An age-old axiom of success suggests you do one thing only and you do that one thing well. In Osoyoos, what we do well is tourism.

We’re great at bringing other people to our community for short periods of stay. We do it so well the Town of Osoyoos is recognized as one of the province’s 14 Resort Municipalities. Annually, at least through 2017, the provincial government throws money at us to improve our tourism infrastructure.

What our community doesn’t seem to get, however, is its fair shake of provincial services — not the kind the province administers directly and not the kind it administers indirectly.

Most of those regional-based services are located in Oliver, which, it appears, the B.C. government deems the South Okanagan’s regional centre for provincial support. Maybe that decision is somewhat deliberate, as if provincial bureaucrats collectively determined Osoyoos is the resort community and Oliver is the accompanying service centre.

Maybe it’s just a matter of circumstance and geographic location.

Oliver is home to the general hospital, the Service BC Centre, regional offices for Children and Family Development, employment assistance, agriculture and even probation and family court.

Okanagan University College has a satellite campus in Oliver. MLA Linda Larsen set up shop in the community. The Okanagan Correctional Centre is coming to town.

And, if the South Okanagan-Similkameen School District has its way, Osoyoos Secondary School will be closed and the region’s only high school will be located in the “Wine Capital of Canada” as well.

You can understand why Osoyoos parents are a bit bummed about Oliver seeming to “get everything.”

The reality, though, is that it all comes down to economics, perhaps even to trade-offs. One share of the provincial pie goes to Osoyoos; another goes to Oliver.

For example, the Town of Osoyoos received about $408,000 last year in Resort Municipality Initiative (RMI) funding — money it must use to increase, among other things, resort activities and amenities, visitor activity and the tourism component in the local economy. It will get another $413,000 this year.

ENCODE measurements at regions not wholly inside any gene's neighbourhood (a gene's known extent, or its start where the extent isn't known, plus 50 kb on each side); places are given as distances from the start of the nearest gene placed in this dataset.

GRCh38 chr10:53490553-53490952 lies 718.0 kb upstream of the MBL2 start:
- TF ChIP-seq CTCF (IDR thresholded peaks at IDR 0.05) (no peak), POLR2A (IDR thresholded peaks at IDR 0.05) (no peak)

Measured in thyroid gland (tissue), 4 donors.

The Town of Oliver doesn’t receive any of the RMI funding.

The provincial government set up the RMI program in 2007 because it recognized resort communities needed to diversify their municipal tax base and increase revenue. The idea appears to be that building a strong tourism sector is the key to building a strong and vibrant resort community — one that will attract, keep and secure residents in the community beyond the peak and shoulder tourist seasons.

Despite the RMI program, young residents — especially those with families — still struggle to remain in resort communities outside of the peak tourist season.

Most, according to a 2013 study undertaken for go2, B.C. tourism industry’s labour market and human resources association, want to be in the community and see their job as a “means to an end” to allow them to remain in the community.

According to the same study, about 30 percent will leave the community each year; those who hang around stay for the lifestyle and the amenities.

Having a local school for children to attend shouldn’t be an “amenity.” But if we have to think that way, there’s ample evidence to suggest local schools are a critical amenity for both Oliver and Osoyoos.

It’s easy to begrudge a neighbouring community its resources, be they natural, cultural or government-provided. Osoyoos could look at Oliver and bemoan its preferred location as a regional service centre; Oliver could look at Osoyoos and envy its resort community status.

Or the two communities can embrace what collectively they have to offer and work together to build an even more vital South Okanagan region.

In many ways, the two communities are already doing that. We share a Chamber of Commerce. Industry associations work for the common good.

SD53’s announced intention to integrate secondary schools has delivered yet another opportunity.

Councils, peer organizations, business communities and residents now have a chance to construct a shared vision for public education that keeps local children in local schools — Oliver kids in Oliver schools and Osoyoos kids in Osoyoos schools — and secure education as an amenity that attracts other young families to each community and consequently builds both.

That work begins with buying time: the collective message to the school district must be one of demanding a season to develop strategies to secure public education in the South Okanagan.

But, to be effective, the message must come from both communities.

The choice is simple: Oliver and Osoyoos can point fingers at the perceived unfairness of a sibling community getting something the other is not. Or the two communities can find a way to work as one, embrace differences, share complementary resources and grow — literally and figuratively — together.


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